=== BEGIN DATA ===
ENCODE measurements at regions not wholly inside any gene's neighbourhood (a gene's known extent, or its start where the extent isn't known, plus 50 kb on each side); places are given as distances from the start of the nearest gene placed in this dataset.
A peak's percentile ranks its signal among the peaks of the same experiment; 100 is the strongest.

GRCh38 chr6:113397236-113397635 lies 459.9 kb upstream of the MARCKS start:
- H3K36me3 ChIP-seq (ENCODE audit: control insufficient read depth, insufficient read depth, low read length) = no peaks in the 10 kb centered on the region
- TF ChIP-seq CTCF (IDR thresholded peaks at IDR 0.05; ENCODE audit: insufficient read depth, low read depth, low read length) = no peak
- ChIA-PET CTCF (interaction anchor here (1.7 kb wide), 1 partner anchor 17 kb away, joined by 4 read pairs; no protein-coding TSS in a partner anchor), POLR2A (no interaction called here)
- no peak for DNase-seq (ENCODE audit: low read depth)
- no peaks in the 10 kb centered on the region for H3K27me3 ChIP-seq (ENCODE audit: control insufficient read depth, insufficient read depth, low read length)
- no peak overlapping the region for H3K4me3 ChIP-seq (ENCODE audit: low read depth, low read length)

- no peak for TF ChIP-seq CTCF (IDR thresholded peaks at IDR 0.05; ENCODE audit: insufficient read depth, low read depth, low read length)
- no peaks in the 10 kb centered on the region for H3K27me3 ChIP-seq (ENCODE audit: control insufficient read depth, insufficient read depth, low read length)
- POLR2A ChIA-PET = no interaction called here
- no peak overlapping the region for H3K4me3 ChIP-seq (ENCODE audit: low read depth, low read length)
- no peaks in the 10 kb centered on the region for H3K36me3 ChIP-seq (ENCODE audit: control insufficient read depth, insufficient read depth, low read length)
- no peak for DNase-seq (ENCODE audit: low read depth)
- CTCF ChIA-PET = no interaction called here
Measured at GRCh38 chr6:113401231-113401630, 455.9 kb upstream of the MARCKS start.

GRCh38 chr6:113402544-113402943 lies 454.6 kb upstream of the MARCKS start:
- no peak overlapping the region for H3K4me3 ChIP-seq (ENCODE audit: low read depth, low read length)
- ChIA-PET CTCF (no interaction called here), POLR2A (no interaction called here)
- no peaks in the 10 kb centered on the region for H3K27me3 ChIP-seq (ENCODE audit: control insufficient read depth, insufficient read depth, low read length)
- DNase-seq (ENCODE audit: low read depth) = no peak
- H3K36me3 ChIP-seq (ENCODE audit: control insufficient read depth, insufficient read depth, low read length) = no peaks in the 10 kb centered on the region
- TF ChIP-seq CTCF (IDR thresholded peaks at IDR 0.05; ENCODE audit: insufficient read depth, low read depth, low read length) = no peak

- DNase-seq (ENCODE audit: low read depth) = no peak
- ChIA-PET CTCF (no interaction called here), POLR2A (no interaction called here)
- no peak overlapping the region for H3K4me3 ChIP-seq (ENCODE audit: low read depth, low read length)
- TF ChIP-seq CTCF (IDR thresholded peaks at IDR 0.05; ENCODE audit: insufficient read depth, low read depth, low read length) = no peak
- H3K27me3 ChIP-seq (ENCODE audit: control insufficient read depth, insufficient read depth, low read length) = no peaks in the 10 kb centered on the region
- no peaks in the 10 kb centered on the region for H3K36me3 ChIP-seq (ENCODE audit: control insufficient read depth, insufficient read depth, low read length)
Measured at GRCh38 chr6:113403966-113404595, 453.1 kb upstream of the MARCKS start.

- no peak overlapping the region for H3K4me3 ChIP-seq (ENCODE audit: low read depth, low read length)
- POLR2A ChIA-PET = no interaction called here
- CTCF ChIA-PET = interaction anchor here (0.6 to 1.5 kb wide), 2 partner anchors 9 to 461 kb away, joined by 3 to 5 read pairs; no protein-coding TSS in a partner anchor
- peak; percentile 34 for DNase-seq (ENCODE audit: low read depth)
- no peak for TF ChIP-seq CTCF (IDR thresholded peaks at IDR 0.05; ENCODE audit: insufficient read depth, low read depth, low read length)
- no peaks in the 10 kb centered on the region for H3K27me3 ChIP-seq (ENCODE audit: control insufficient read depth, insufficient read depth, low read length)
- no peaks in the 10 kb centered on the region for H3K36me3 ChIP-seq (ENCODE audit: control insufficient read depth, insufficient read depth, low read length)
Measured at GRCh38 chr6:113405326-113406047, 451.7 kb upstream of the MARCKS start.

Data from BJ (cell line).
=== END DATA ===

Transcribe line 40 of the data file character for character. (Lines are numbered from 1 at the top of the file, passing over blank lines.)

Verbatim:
Data from BJ (cell line).